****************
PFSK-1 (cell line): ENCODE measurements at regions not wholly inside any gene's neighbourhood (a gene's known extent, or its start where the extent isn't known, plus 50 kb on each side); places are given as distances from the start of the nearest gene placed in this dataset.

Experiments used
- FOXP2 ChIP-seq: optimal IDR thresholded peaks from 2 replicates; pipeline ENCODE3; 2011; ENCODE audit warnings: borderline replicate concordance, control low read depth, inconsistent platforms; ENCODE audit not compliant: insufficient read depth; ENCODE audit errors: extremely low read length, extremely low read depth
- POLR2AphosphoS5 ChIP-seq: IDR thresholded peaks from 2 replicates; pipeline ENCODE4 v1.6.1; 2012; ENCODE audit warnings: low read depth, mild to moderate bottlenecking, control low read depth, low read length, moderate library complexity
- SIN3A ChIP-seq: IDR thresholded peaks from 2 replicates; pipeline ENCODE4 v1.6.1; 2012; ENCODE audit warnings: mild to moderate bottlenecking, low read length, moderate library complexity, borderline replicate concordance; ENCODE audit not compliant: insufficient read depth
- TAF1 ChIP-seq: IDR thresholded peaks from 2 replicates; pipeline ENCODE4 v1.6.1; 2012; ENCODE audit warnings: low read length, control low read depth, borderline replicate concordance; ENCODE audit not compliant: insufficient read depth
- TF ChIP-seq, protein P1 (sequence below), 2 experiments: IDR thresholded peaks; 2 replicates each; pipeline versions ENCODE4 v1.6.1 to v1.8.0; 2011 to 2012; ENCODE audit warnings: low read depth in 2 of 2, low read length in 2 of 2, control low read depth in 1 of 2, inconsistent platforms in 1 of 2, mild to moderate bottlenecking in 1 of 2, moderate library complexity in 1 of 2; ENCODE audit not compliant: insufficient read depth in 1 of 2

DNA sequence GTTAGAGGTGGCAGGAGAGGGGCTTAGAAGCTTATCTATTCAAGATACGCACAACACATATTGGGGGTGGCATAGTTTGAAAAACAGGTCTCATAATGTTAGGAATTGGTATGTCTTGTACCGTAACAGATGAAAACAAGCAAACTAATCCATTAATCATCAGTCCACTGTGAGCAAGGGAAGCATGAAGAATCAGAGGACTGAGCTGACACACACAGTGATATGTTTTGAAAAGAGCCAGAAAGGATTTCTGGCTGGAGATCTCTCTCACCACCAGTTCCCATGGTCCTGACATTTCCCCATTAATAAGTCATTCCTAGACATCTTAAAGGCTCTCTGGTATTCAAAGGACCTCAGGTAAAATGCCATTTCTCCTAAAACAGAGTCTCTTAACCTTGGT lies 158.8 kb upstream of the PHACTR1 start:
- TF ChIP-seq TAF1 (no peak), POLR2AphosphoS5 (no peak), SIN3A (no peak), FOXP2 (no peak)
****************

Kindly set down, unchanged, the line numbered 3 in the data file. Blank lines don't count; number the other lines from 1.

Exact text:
- FOXP2 ChIP-seq: optimal IDR thresholded peaks from 2 replicates; pipeline ENCODE3; 2011; ENCODE audit warnings: borderline replicate concordance, control low read depth, inconsistent platforms; ENCODE audit not compliant: insufficient read depth; ENCODE audit errors: extremely low read length, extremely low read depth